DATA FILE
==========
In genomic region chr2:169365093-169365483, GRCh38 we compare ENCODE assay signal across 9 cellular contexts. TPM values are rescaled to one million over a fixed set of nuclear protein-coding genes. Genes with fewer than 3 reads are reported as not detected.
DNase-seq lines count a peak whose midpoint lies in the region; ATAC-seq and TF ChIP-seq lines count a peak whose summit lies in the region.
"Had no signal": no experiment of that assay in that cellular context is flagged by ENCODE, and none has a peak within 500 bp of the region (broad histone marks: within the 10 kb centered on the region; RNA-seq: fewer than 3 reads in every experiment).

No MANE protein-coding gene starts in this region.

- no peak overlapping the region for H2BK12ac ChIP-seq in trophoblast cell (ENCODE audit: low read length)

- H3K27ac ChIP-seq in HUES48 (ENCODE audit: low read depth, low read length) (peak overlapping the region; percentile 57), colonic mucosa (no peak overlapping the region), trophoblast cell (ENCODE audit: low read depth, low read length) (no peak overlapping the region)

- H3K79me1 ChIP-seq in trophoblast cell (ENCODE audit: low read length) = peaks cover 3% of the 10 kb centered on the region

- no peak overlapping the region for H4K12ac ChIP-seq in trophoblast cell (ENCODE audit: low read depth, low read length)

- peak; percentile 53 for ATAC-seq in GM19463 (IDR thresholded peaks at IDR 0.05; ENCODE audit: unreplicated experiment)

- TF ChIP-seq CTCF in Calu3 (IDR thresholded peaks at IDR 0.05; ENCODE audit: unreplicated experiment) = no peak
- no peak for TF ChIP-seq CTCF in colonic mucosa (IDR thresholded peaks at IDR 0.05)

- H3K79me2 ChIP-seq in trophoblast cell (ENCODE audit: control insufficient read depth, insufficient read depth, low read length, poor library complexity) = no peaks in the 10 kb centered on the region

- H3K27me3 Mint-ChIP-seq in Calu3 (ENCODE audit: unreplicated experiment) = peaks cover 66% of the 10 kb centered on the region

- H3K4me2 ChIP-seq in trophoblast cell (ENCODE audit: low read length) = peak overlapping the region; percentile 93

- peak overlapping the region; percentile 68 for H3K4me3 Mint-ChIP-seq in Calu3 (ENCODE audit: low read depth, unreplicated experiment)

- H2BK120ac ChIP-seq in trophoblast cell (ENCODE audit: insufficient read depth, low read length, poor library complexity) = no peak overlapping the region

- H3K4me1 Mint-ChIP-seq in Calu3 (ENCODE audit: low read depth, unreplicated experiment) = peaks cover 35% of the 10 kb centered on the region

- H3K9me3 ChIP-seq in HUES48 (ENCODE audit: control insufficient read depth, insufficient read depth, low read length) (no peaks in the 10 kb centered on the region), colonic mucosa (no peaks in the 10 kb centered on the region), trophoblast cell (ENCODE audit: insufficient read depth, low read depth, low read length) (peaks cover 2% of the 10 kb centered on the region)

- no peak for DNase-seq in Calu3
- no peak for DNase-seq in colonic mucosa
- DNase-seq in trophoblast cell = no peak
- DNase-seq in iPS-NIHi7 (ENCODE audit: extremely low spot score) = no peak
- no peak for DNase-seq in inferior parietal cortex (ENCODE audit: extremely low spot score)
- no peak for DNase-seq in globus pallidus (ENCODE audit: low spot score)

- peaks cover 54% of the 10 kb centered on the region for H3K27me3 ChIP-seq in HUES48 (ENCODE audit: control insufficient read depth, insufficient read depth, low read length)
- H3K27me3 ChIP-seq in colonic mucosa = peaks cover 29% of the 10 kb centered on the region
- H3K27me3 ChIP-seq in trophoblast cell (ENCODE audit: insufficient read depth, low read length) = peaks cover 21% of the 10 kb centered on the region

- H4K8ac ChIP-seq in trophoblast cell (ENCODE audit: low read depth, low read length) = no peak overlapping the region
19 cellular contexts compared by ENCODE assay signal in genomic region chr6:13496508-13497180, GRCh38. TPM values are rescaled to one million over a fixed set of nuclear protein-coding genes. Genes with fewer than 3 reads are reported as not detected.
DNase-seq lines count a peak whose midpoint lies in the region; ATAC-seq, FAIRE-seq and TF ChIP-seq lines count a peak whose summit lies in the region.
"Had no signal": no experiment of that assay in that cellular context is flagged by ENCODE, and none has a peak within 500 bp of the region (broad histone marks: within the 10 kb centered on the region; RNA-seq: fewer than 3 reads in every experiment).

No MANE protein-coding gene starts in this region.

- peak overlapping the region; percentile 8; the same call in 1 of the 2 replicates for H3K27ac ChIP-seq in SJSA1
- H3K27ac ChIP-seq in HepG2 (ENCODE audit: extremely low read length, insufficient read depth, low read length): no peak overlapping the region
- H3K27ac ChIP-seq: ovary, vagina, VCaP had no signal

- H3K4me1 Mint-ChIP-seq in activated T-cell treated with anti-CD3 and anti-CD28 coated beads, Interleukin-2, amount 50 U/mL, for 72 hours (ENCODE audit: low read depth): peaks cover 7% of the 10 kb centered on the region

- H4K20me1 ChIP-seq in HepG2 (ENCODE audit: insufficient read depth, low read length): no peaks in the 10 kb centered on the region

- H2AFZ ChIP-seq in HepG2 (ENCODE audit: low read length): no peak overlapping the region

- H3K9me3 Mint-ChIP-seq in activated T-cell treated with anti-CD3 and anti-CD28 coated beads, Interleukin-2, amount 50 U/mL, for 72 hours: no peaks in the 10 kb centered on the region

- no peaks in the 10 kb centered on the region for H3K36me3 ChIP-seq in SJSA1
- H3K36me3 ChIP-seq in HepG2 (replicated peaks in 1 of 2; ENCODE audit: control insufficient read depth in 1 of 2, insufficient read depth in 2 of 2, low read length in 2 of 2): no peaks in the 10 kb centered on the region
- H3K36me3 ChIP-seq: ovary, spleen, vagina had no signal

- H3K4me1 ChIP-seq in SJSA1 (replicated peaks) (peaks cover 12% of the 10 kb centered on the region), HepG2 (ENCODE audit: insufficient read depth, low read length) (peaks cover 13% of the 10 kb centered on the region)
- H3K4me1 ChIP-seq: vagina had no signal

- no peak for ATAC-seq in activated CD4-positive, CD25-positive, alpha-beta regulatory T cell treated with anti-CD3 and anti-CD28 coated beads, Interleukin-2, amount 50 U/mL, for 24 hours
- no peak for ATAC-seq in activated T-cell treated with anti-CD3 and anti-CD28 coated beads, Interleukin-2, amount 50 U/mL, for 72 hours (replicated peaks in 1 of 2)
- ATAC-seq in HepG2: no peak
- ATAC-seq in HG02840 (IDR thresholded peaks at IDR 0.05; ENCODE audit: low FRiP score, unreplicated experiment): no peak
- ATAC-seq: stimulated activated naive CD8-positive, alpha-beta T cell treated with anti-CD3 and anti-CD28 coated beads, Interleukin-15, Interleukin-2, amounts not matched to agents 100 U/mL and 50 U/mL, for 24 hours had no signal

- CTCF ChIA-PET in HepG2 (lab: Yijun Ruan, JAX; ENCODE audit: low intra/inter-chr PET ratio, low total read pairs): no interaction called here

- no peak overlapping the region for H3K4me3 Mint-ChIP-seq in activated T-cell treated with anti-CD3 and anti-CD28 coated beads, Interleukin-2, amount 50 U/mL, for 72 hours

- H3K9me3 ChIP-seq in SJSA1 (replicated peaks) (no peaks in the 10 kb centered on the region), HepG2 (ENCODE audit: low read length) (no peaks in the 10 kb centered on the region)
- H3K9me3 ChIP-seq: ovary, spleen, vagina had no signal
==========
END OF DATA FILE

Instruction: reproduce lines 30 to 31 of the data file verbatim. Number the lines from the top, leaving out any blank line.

DNase-seq lines count a peak whose midpoint lies in the region; ATAC-seq, FAIRE-seq and TF ChIP-seq lines count a peak whose summit lies in the region.
"Had no signal": no experiment of that assay in that cellular context is flagged by ENCODE, and none has a peak within 500 bp of the region (broad histone marks: within the 10 kb centered on the region; RNA-seq: fewer than 3 reads in every experiment).